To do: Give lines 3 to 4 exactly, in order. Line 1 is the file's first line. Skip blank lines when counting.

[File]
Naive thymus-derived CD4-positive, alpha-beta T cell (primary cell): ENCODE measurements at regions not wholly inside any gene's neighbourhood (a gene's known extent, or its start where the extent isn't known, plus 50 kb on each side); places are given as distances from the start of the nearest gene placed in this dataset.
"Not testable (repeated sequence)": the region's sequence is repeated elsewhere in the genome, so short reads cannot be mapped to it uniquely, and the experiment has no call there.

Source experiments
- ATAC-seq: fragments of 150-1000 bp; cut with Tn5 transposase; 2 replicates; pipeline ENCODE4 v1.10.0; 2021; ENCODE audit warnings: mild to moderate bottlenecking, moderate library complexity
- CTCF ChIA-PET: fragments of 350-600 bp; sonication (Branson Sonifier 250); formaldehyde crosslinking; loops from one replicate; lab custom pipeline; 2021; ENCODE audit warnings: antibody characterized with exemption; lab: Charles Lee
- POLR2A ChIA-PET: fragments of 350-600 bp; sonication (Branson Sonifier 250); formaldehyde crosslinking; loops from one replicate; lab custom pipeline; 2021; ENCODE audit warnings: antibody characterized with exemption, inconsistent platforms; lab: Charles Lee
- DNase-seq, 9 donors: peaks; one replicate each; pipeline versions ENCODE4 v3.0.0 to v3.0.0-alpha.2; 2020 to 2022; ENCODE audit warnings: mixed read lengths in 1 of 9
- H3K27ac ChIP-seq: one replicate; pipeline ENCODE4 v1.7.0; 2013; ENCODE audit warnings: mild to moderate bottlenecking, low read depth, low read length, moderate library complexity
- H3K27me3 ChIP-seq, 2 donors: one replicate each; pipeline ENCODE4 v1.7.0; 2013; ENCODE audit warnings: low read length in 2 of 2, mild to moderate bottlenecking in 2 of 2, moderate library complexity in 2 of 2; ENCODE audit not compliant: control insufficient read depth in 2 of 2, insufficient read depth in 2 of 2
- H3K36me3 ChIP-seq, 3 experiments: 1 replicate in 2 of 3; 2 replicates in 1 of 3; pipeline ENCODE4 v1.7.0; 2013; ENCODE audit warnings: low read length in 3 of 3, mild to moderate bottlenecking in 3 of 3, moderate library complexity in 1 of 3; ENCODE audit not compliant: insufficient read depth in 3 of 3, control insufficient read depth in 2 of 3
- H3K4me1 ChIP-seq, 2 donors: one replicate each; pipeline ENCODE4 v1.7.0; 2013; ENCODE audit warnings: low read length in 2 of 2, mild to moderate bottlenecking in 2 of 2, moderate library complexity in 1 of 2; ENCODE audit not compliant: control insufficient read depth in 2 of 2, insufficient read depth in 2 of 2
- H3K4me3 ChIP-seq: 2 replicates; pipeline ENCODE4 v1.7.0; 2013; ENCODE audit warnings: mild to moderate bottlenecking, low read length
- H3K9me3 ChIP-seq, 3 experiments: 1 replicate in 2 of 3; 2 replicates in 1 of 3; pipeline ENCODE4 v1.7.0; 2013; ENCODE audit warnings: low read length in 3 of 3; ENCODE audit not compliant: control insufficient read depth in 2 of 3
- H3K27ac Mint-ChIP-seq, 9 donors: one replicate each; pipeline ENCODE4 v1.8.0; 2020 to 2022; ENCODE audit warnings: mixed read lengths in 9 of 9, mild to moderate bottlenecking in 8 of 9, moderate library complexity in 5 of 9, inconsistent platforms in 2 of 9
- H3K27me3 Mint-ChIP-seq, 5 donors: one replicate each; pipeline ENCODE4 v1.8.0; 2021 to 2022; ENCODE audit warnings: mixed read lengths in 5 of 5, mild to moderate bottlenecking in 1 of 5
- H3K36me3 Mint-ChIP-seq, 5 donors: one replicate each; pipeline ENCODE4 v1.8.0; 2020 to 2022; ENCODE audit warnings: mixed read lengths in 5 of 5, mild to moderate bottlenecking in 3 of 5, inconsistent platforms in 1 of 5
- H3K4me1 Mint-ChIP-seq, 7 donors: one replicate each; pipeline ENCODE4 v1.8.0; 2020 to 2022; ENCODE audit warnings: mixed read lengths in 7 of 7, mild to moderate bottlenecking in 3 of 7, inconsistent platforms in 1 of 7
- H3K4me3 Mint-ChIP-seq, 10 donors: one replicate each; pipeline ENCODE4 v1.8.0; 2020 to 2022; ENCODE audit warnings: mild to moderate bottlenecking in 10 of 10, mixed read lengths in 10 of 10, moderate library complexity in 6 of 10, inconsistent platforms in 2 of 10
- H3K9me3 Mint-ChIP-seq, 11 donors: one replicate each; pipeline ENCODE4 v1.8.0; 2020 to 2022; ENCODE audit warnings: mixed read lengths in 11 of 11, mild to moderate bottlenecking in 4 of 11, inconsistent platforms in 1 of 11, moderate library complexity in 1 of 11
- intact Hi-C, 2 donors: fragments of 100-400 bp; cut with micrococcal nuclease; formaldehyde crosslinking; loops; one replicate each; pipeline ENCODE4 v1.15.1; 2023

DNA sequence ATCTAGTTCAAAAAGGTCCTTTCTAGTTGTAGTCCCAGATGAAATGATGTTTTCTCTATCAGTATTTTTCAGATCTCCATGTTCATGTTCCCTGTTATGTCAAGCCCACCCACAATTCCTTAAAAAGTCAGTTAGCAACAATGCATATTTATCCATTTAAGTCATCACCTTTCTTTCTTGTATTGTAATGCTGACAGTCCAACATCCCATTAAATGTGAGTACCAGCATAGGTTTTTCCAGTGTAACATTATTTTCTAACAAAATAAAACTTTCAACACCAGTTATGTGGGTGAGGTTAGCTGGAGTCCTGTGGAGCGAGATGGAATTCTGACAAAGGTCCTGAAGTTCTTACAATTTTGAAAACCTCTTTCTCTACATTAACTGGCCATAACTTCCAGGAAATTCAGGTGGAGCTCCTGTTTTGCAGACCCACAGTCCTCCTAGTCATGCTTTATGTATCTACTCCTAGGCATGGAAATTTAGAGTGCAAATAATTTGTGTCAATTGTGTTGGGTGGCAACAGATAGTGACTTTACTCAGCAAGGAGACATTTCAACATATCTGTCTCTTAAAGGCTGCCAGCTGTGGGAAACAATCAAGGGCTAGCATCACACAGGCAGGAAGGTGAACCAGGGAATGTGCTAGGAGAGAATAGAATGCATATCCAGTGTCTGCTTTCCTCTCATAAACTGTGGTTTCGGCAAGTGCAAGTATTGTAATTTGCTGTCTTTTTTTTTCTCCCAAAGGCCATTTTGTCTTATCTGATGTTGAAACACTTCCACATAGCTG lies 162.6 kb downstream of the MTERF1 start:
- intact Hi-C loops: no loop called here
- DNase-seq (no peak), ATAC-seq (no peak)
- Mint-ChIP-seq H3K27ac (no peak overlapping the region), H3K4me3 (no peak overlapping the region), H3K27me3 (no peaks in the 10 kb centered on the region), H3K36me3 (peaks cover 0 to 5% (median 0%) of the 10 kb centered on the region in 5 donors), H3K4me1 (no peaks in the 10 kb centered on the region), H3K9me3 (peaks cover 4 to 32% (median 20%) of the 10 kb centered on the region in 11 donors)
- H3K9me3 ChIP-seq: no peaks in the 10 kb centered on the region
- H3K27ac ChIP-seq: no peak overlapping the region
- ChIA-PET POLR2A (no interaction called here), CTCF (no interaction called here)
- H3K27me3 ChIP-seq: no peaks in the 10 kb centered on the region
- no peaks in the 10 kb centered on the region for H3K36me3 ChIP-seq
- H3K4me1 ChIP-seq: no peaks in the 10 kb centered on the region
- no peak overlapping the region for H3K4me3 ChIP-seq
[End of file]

Source experiments
- ATAC-seq: fragments of 150-1000 bp; cut with Tn5 transposase; 2 replicates; pipeline ENCODE4 v1.10.0; 2021; ENCODE audit warnings: mild to moderate bottlenecking, moderate library complexity